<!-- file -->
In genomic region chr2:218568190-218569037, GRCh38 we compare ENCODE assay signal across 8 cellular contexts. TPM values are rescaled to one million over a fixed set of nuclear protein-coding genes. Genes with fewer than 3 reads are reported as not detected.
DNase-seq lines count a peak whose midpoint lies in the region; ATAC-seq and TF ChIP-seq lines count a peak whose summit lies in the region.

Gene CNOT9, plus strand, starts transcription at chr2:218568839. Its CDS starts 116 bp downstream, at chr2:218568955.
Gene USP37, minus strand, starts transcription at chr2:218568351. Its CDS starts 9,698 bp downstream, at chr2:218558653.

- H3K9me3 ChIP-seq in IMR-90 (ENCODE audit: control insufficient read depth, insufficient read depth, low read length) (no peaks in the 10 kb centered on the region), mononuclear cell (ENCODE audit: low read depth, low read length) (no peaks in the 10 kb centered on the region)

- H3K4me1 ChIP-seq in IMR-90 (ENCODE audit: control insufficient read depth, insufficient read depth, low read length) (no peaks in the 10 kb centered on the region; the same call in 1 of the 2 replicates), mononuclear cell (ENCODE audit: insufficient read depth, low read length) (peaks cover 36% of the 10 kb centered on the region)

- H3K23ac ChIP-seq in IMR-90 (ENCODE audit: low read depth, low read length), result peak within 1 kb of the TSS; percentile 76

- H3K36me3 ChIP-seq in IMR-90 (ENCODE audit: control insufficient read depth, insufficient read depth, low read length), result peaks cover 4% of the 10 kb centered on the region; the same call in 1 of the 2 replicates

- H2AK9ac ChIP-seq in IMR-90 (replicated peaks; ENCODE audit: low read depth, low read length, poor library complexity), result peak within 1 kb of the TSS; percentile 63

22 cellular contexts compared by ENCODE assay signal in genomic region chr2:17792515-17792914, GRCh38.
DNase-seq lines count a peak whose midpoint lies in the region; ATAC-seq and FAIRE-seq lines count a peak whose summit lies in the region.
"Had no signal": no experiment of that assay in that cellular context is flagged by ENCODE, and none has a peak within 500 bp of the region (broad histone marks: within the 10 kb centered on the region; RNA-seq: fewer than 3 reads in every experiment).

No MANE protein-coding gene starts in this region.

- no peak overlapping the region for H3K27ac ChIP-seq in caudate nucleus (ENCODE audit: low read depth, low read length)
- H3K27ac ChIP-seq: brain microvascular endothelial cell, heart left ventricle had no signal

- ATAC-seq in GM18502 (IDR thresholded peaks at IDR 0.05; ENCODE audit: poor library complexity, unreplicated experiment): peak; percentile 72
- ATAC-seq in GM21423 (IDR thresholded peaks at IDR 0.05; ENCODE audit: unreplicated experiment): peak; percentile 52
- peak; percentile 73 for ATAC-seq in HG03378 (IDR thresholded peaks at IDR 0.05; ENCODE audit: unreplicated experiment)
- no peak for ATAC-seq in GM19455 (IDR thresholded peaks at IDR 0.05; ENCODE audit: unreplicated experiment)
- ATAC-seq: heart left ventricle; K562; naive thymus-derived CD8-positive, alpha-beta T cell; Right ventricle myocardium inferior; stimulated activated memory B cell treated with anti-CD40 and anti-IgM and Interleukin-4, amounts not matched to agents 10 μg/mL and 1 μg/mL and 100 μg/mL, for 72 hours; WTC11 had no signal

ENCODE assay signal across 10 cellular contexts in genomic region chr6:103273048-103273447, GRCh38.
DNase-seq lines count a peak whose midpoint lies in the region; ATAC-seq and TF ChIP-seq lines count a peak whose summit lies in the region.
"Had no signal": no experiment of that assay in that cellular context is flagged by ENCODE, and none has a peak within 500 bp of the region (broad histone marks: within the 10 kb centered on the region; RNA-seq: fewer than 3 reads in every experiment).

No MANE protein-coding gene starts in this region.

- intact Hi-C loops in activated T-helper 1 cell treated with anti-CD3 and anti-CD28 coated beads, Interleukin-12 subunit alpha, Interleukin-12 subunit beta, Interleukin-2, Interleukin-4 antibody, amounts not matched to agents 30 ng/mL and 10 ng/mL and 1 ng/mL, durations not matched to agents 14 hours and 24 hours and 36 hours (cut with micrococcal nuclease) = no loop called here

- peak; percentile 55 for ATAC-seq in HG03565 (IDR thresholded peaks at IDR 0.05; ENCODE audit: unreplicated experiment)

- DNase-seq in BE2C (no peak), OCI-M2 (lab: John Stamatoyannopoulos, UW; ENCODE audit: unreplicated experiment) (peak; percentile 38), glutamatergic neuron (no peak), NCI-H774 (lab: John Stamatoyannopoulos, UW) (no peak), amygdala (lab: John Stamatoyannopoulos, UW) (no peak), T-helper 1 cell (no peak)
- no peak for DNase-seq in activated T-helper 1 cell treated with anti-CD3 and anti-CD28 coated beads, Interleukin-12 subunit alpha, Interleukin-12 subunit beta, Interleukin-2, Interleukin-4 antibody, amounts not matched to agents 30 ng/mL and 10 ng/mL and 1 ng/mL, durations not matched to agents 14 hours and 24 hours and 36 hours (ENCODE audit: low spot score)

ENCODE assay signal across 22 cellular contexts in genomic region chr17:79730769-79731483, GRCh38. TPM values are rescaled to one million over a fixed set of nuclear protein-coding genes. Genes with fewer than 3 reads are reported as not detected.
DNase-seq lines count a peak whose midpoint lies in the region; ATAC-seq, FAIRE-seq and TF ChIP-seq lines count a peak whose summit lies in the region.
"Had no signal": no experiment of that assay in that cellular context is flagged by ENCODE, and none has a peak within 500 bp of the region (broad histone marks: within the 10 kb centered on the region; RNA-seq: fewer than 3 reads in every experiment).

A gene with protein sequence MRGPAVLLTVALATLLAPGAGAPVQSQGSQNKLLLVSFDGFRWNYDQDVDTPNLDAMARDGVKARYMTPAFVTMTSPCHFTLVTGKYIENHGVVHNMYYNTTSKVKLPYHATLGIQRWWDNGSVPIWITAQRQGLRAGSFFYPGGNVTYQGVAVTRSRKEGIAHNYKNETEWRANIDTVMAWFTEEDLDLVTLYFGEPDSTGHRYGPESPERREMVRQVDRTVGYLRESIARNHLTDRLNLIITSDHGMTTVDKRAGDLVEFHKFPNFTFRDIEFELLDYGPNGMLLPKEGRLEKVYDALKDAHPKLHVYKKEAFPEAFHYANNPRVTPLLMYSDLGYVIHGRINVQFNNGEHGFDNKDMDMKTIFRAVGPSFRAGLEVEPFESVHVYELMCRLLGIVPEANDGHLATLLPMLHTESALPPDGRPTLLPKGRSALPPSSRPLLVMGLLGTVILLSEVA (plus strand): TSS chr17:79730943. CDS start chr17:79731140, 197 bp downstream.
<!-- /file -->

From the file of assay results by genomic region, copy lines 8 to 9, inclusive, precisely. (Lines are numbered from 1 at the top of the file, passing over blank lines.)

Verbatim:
- H3K36me3 ChIP-seq in IMR-90 (ENCODE audit: control insufficient read depth, insufficient read depth, low read length), result peaks cover 4% of the 10 kb centered on the region; the same call in 1 of the 2 replicates

- H2AK9ac ChIP-seq in IMR-90 (replicated peaks; ENCODE audit: low read depth, low read length, poor library complexity), result peak within 1 kb of the TSS; percentile 63